By Christine Gunderson
This month we're talking about transitions in writing and in life. "Transition" is a soft and gentle word for a serene flow from one thing to the next. "Transition" is also fancy word for "change," and as we all know, change is a no fun whatsoever.
Death is a transition from life with a person you love to life without them. Childbirth is a transition to a lifetime of worry about a person we love more than we love ourselves. Love is a transition from being alone to being a couple. Covid is a transition from enjoying people and parties to fearing them.
Change is hard because the familiar is gone, replaced by something alien and uncomfortable. Writing in a new genre is hard for all these reasons. The voice changes. The reader expectations are different. It involves learning new things and looking at writing in a different way.
I've always written my YA books in first person, present tense. It was never a conscious choice, the voice inside my head just comes out this way. When my agent suggested trying third person on my next book, I was scared but I gave it a shot.
It was like learning to write all over again. There were new rules and different conventions. Showing and telling were done in different ways. There's the whole issue of head hopping and dual POV's.
I hated it. But as I continued to plug away, I realized I can do things as a writer in third person that I can't do in first person. There were some new tools in the toolbox, different ways to give the reader information, new ways to express things. I started to enjoy it. Then I decided to make things harder by switching genres, too.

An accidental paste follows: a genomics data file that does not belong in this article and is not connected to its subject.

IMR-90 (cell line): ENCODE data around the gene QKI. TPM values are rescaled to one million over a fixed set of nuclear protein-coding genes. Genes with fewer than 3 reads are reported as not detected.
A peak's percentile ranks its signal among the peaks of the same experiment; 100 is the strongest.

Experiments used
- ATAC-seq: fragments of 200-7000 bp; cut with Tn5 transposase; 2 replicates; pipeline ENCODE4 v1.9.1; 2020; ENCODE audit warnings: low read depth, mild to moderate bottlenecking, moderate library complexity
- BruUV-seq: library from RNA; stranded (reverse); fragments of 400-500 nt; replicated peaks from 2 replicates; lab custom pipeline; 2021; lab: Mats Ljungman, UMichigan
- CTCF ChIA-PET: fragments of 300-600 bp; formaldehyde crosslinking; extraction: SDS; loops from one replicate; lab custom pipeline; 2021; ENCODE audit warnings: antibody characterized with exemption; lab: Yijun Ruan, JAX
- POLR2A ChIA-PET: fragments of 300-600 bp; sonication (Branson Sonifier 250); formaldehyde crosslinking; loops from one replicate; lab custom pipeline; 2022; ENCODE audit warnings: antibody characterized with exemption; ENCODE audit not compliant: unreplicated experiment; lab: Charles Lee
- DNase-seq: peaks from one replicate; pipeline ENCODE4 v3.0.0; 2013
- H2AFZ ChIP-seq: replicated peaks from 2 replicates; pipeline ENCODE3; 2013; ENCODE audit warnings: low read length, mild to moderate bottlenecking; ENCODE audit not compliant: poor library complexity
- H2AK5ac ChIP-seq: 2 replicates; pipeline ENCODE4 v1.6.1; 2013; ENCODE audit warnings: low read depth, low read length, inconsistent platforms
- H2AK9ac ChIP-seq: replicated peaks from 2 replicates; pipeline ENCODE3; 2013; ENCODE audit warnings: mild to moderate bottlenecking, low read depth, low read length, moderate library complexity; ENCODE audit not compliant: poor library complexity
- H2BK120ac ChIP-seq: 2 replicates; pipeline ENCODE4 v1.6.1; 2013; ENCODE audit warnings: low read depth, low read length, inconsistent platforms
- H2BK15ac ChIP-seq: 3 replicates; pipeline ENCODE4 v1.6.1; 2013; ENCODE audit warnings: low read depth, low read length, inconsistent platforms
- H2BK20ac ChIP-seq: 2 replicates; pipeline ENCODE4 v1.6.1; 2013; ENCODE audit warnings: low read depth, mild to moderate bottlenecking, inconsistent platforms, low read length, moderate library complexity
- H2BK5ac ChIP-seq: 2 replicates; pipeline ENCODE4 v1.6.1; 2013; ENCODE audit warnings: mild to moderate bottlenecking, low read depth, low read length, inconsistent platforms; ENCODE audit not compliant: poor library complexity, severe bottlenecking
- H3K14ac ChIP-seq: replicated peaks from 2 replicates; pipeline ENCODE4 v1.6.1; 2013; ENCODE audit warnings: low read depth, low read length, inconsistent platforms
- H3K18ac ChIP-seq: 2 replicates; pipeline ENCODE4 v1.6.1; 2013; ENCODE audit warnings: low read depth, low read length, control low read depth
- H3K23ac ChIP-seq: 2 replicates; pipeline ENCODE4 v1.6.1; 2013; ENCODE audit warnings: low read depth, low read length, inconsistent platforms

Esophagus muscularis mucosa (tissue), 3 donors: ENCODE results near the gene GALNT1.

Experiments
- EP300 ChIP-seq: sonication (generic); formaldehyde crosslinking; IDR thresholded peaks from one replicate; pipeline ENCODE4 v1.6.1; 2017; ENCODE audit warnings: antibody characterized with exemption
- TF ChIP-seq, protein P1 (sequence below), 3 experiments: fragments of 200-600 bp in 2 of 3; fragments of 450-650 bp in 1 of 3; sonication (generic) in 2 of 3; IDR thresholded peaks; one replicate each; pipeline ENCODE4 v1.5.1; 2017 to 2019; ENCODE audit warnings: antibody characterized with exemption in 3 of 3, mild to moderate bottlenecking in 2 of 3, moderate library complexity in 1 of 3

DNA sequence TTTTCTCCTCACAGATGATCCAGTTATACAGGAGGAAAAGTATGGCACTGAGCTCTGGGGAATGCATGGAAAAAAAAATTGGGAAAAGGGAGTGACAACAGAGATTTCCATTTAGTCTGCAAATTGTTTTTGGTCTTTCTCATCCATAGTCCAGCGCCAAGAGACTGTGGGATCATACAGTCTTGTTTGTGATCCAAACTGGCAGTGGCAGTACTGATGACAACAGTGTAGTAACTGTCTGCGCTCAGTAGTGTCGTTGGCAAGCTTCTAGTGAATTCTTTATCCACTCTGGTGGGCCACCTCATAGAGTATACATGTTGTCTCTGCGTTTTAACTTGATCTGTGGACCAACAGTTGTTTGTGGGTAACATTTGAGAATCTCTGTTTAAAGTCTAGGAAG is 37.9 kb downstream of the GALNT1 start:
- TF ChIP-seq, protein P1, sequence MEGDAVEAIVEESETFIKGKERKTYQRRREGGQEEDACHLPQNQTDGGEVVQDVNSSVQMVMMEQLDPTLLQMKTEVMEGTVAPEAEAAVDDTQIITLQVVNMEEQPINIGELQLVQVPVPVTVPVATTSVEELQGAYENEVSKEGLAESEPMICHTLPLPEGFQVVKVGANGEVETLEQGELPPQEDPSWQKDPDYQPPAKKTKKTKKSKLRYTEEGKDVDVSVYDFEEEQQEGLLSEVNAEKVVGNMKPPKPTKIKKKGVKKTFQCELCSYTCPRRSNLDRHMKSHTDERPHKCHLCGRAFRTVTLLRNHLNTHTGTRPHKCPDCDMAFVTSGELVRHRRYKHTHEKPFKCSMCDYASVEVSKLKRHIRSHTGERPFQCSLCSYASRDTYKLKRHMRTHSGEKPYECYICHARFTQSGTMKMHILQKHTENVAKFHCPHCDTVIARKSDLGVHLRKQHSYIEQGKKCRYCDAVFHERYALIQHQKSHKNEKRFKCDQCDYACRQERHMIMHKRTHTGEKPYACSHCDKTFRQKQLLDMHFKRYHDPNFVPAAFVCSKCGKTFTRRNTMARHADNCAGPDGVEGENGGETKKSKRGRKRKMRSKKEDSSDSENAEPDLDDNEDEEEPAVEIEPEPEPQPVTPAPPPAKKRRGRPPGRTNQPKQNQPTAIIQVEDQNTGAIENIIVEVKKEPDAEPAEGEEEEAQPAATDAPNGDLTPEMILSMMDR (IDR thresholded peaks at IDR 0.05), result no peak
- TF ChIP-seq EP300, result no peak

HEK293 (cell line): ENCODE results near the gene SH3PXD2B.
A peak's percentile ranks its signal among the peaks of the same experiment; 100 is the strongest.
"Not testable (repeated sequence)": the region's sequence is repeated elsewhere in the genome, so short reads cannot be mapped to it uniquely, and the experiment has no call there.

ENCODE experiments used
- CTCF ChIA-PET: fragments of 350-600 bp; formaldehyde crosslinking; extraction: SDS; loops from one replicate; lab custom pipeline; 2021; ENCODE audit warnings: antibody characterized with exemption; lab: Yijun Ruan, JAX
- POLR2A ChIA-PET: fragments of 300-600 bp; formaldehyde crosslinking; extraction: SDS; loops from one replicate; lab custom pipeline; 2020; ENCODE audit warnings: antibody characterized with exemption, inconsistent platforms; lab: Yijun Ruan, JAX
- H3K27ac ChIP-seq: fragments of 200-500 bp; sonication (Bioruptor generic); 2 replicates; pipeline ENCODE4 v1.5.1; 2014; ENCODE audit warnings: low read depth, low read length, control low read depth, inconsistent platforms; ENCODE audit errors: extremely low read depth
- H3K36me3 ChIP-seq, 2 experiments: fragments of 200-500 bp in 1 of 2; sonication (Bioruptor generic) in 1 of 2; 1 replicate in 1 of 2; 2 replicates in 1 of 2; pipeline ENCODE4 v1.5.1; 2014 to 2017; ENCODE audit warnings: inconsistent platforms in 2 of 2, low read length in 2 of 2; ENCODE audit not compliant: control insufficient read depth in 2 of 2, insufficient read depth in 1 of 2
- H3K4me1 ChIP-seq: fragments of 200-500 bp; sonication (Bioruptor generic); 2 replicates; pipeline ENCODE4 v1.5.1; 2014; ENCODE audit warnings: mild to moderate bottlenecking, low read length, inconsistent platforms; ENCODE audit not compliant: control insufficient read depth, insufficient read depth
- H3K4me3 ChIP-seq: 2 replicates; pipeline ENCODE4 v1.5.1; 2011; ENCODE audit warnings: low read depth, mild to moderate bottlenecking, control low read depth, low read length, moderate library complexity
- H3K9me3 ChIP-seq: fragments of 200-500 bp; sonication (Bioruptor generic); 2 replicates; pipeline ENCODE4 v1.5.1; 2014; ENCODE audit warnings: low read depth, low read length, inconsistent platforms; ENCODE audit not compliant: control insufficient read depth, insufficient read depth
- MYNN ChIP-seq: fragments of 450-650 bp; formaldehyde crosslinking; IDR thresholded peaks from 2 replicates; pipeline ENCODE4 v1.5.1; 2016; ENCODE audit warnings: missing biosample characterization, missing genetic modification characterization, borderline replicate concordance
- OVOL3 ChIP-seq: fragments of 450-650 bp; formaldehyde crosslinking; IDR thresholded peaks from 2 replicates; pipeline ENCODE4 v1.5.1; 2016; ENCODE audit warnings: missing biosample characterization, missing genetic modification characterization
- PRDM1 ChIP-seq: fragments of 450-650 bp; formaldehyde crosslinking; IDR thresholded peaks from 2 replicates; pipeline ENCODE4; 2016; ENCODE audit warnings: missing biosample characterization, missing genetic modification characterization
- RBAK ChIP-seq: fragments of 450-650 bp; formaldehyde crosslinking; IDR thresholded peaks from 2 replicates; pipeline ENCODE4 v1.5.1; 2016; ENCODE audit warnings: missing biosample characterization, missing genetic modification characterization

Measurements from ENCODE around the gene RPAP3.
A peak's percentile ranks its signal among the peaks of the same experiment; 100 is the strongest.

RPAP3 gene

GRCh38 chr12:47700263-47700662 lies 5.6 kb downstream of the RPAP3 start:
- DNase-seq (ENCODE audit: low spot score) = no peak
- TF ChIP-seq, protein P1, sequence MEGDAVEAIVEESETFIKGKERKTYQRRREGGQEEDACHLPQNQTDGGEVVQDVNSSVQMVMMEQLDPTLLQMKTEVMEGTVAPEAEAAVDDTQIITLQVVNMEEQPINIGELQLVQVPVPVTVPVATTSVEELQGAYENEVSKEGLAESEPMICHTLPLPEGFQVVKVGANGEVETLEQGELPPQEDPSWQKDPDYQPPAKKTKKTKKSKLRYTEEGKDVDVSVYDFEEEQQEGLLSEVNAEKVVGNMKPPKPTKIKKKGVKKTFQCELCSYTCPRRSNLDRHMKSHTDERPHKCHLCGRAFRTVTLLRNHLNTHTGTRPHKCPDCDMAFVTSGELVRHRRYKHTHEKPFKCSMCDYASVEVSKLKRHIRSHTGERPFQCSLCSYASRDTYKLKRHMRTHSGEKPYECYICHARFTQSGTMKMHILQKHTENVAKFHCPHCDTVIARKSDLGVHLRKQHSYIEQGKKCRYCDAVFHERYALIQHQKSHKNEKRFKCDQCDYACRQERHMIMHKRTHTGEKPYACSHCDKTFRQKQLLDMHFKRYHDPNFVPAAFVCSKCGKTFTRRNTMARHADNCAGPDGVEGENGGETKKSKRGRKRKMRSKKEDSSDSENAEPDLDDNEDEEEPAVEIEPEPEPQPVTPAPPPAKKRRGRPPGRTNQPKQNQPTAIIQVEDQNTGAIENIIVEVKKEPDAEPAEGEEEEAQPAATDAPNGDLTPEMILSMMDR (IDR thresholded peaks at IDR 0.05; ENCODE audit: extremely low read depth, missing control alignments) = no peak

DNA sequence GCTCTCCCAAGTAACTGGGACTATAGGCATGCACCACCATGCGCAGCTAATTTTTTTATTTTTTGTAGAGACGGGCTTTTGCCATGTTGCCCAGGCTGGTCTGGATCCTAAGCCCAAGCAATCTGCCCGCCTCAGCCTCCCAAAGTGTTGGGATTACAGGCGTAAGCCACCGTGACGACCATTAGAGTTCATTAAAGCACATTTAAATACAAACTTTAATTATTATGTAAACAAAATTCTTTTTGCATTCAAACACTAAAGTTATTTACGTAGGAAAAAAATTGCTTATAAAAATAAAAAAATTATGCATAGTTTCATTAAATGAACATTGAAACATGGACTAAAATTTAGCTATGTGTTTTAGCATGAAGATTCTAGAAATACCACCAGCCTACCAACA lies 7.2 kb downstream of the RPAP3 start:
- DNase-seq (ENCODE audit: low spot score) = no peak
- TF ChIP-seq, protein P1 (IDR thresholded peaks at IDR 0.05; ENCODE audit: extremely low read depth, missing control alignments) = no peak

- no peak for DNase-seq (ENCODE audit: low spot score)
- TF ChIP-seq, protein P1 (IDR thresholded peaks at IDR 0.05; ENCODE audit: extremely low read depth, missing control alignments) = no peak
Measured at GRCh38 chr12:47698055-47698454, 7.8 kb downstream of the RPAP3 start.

The book I'm revising now is historical women's fiction written. The protagonists are a little older. It's written in third person, and I think it's my best book so far. But every new book is the best book I've ever written because I'm always learning, getting better, honing my craft.
I can only do that by embracing change, through willingness to take suggestions and try something new. Change is hard but the rewards are huge.
My next book is a departure from YA, too. It's an idea that's been rattling around in my head for years and the genre is dictated by the plot. But if I hadn't written this last book in third person, I would not have had the courage to write this next one. It's also contemporary, another change, because I need a break from the incredible amount of research required for my last two books.
YA will always be my first love, but I'm ready to transition to something new for a little while, because I've learned that we can't change if we don't grow, and we can't grow if we don't change.
Christine Gunderson is writer who lives outside Washington, D.C. with her husband, children, and Star the Wonder dog. When not writing, she’s sailing, playing Star Wars trivia, re-reading Persuasion, or unloading the dishwasher. You can reach her at www.christinegunderson.com